The reality is that the ancient belief in witches has never gone away, and European pagan traditions have had a renaissance in the latter half of the 20th century as Wicca, a decentralized religion. Prejudices against witches are akin to the religious racism found in persecutions of one or another faith-based group in every geographical location. Mosques are attacked in the U.S.; a synagogue in Sweden was attacked in 2017; in May a family of suicide bombers attacked Christian churches in Indonesia killing 13 and injuring dozens; a church was attacked in the Central African Republic and in retaliation a mosque was burned; Hindus who were attacked in Pakistan in turn attacked Sikhs; Buddhists attacked Muslims in Sri Lanka: the list goes on and on, not to mention intra-faith conflicts such as that between Sunni and Shia.

While these may be actions by private groups, governments are also complicit. In 2014, the nongovernmental Pew Research Centre found that 18 of the 20 countries of the Middle East and North Africa criminalize blasphemy (lacking reverence for the sacred) and 14 criminalize apostasy (abandoning faith), with legal punishments ranging from fines to death. The persecution of Baha’i adherents in Iran was the subject of a February 2018 protest to the government by international legal experts (see HRWG News 2018-02).  In Russia in May, Jehovah’s Witness homes were targeted in 28 new raids leading to “detentions, house arrest, travel restrictions, and criminal charges.”   Also last month the Supreme Court in Chad required government members to be sworn in on either the Koran or the Bible, and when one non-Muslim refused to swear on the Bible the Supreme Court fired him.

With this destruction of persons and places comes destruction of the records of faith. Archival associations seem to know very little about the preservation of faith-based records other than those of Christian and Jewish groups. A quick review of the 590 members of the Society of American Archivists’ Section of Religious Collections turned up only a few members representing Jewish institutions and one Baha’i, while of the 74 members of the International Council on Archives’ Section of Archives of Faith Traditions (where it is much more difficult to identify representation), the overwhelming majority of members represent Christian groups. And yet we know all faith-based organizations and schools and fellowship bodies keep records, of adherents and rituals and rites. How are the records of these bodies preserved? What condition are they in? The professional associations appear not to know. As important as faith is to human society and as much conflict as it sparks, surely we must make sure that the evidences of those faith activities are well and truly preserved, just as we must make sure that the records of religious persecution are available for justice measures.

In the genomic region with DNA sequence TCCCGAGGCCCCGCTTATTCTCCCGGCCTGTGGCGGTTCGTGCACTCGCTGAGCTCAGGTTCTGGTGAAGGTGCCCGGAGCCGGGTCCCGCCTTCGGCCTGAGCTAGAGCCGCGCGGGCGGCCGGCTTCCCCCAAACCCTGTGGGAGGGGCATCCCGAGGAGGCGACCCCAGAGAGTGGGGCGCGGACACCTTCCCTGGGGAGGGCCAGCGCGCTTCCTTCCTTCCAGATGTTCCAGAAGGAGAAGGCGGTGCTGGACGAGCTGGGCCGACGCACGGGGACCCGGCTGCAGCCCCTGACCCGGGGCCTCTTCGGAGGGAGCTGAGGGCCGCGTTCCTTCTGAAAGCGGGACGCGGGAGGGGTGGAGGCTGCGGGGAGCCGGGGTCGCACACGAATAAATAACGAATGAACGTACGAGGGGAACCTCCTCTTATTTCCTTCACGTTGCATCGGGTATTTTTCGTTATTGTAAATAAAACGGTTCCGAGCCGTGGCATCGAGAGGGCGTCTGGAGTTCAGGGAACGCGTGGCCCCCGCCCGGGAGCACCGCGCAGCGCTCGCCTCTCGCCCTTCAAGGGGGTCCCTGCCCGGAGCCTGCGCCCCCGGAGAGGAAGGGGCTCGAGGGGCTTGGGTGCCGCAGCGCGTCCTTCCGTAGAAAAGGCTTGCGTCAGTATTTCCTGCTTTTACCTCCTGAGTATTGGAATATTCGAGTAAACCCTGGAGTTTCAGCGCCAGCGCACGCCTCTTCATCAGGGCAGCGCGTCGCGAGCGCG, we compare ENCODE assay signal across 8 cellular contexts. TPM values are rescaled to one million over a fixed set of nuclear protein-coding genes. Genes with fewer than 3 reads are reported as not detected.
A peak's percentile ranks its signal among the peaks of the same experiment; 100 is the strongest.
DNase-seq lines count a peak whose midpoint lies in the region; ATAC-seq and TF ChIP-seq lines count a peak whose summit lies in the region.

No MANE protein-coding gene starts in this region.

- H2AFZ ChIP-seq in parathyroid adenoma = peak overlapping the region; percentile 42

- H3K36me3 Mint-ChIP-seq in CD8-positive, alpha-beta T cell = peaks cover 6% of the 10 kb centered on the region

Meanwhile, I am taking a good look at pigs. You never know: one might turn out to be a sailor.

Commentary, The New York Times and the ISIS Files

The New York Times obtained 15,000 internal Islamic State (IS) documents, including at least two CD-ROMs, from recent battle sites in Iraq, mainly around Mosul. Some came from offices, others from store rooms or abandoned briefcases. The journalist got the materials during five trips to Iraq in a little over a year. She said her team “lifted up the mattresses and pulled back the headboards of beds,” “rifled through the closets, opened kitchen cupboards, followed the stairs to the roof and scanned the grounds.” As a rationale for taking the materials, she wrote, “Iraqi security forces nearly always accompanied our team. They led the way and gave permission to take the documents. In time, the troops escorting us became our sources and they, in turn, shared what they found, augmenting our cache by hundreds of records.”